By Julie Bort
Michael Tauiliili-Brown, founder CEO of Win-Win
Mike Brown’s short-lived time in the NFL made him grateful for one thing: that his mom made him keep his grades up in order to play sports.
Thanks to that, today Brown has another dream job, as CEO of a year-old startup called Win-Win.
But back in 2009, when the two-time all-American linebacker from Duke University got picked up as a free agent for the Indianapolis Colts, he thought his dreams of an NFL career had come true. It didn’t. The Colts cut him from the roster at the end of training camp.
“I didn’t play football for as long as I wanted to. I didn’t make it to retirement/pension. I was there for a Hollywood second, bounced around. Never able to get to big contract,” he told Business Insider.
In 2013, after four years, he was done as a pro player. He planned to go get his MBA. That’s when he, quite literally, got the calling to go to Silicon Valley and do a tech startup instead.
“I was getting ready to go to Rice University and a friend of mine in the Bay Area told me about this program that he heard about called Draper University. I didn’t know anything about Silicon Valley. All I knew that Facebook was here,” he said.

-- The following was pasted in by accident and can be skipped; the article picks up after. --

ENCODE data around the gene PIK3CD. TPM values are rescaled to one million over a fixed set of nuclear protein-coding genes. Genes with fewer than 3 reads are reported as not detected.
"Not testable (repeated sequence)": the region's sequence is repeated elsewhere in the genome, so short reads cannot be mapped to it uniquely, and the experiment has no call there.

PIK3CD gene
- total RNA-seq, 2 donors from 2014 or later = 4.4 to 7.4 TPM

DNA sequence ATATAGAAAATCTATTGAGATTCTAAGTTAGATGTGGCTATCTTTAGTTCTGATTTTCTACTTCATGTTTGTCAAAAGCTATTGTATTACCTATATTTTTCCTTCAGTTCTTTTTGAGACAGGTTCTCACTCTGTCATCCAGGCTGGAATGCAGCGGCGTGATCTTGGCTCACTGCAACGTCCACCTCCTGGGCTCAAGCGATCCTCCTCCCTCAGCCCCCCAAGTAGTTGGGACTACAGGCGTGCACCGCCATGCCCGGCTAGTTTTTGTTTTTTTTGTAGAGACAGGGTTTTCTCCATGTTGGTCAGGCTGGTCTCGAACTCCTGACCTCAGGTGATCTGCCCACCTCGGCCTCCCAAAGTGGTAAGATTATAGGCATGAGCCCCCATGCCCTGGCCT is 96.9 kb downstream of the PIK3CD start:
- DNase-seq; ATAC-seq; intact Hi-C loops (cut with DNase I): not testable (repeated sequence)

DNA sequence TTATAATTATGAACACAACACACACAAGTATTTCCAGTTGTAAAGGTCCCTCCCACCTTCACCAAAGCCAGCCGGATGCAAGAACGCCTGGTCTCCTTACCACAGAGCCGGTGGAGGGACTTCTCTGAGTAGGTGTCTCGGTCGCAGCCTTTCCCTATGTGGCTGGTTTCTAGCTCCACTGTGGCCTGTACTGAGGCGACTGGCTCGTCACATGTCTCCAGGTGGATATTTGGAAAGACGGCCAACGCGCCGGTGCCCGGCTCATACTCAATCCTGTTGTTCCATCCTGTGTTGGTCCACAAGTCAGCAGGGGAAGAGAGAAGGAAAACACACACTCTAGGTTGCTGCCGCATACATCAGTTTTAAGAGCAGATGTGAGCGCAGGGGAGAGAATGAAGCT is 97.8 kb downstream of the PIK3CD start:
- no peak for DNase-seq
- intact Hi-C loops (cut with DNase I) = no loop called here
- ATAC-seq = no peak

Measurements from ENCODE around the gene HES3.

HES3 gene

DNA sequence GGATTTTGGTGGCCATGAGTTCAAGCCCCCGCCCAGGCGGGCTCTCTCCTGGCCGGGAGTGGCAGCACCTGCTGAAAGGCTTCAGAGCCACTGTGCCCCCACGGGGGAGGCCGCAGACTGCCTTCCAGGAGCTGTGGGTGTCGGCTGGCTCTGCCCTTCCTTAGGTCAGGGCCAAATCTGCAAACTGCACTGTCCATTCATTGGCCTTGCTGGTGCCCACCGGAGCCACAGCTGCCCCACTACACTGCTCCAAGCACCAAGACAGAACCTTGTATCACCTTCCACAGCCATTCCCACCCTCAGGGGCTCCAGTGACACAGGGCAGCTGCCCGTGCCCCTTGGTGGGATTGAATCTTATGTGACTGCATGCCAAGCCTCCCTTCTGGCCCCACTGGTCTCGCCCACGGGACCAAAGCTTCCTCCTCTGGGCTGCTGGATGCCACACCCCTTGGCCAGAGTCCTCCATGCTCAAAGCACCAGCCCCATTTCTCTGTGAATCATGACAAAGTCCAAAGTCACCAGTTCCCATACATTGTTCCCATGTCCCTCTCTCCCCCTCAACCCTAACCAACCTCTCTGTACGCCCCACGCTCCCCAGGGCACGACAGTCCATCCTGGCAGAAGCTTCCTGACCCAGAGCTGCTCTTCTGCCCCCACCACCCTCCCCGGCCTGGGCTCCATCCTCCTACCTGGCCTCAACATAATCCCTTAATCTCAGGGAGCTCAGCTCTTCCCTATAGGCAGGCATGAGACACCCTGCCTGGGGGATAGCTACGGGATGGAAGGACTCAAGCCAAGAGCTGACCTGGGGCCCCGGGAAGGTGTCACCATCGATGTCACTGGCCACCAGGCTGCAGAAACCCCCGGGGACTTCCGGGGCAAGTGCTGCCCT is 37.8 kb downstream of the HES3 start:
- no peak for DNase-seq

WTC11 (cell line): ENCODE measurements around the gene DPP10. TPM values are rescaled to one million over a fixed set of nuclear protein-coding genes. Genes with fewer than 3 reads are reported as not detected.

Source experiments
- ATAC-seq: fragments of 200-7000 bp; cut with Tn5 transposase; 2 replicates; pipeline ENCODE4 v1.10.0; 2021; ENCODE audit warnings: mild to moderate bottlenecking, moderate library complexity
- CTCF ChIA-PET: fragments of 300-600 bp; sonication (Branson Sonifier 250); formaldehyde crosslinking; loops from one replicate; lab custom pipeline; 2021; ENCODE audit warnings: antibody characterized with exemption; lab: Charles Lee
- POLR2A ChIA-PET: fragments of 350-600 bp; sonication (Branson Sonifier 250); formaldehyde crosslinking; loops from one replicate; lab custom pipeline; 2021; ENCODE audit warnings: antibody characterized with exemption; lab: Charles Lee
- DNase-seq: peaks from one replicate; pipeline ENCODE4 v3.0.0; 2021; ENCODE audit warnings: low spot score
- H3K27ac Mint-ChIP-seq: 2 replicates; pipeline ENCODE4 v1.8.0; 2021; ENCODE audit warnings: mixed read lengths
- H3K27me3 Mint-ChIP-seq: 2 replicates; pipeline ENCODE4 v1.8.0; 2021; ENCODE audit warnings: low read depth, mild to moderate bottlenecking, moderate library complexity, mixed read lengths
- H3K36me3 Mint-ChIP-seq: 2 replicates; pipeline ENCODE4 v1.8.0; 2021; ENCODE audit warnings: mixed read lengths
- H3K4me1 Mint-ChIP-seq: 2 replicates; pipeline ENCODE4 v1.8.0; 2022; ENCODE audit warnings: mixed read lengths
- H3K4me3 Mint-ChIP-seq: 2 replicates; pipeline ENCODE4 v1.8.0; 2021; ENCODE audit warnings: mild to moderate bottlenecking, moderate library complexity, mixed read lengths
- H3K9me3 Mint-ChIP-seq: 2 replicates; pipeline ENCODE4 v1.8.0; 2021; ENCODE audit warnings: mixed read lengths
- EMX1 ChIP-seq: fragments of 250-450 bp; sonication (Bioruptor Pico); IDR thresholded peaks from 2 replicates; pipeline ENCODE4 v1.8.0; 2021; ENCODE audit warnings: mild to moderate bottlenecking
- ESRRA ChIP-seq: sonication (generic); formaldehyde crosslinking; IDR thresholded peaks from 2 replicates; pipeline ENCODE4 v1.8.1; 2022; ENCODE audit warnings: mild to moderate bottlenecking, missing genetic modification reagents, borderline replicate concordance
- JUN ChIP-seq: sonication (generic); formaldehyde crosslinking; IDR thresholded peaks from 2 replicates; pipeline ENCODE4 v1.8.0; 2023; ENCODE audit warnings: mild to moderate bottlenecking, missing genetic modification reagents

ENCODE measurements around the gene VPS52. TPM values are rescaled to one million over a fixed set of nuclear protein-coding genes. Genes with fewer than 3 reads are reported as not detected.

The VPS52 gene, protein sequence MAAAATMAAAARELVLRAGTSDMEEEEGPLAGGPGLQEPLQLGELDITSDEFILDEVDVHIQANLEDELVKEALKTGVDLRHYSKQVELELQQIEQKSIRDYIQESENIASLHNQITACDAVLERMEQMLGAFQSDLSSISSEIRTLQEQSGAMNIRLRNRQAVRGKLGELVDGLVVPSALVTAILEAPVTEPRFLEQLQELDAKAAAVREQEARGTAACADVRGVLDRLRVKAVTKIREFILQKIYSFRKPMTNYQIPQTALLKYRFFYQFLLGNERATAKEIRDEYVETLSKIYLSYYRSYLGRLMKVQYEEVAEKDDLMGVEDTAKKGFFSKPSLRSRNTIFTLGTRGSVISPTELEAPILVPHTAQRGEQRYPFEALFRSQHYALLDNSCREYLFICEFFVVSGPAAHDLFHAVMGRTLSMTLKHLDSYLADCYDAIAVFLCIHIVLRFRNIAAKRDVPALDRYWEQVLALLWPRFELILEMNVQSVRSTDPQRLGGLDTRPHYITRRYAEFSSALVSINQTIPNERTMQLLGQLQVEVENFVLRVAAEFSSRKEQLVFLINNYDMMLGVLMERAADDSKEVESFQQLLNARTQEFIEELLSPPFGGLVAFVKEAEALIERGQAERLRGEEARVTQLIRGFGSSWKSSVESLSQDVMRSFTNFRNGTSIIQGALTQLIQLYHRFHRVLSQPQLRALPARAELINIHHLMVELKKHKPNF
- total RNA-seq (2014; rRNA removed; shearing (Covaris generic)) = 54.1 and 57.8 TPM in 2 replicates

On a lark, he applied to the program but didn’t think he’d really do it.
Tim Draper comes calling
Soon after, billionaire VC Tim Draper personally called Brown. Draper is known for his eccentric, boisterous, confident personality. He’s hard to say no to.
“If anyone else would have called, I probably would not have changed my plans to go back to school. But he said, “Hey, Mike, this is Tim. We loved your application. You’re in. Full scholarship. We’ll see you in March. And I was like, “Uh. I guess I’ll change my plans.”
Draper University, as the program is called, isn’t a university but a two-month boot camp for wanna-be tech entrepreneurs. It had launched the year before as Draper’s brainchild to teach people leadership skills in unconventional ways.
While other accelerator programs focus on building a product, Draper U does things like military survival training (Draper calls it “hero training”) where students spend days in the wilderness foraging for food and shelter. They compete in offbeat contests too, like “to sell something embarrassing, or go to San Francisco and come back with a job offer, on paper, in 24 hours,” Draper previously told Business Insider.
At one point, Draper even turned his university into a reality TV show, Startup U, that aired on ABC Family, though